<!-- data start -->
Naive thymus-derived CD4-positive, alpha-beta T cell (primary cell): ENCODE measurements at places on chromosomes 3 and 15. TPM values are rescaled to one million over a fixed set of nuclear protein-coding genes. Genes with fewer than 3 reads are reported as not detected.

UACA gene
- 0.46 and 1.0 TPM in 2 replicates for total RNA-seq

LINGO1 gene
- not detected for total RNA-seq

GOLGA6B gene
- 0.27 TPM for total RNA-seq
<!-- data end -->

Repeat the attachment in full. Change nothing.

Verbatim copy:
Naive thymus-derived CD4-positive, alpha-beta T cell (primary cell): ENCODE measurements at places on chromosomes 3 and 15. TPM values are rescaled to one million over a fixed set of nuclear protein-coding genes. Genes with fewer than 3 reads are reported as not detected.

UACA gene
- 0.46 and 1.0 TPM in 2 replicates for total RNA-seq

LINGO1 gene
- not detected for total RNA-seq

GOLGA6B gene
- 0.27 TPM for total RNA-seq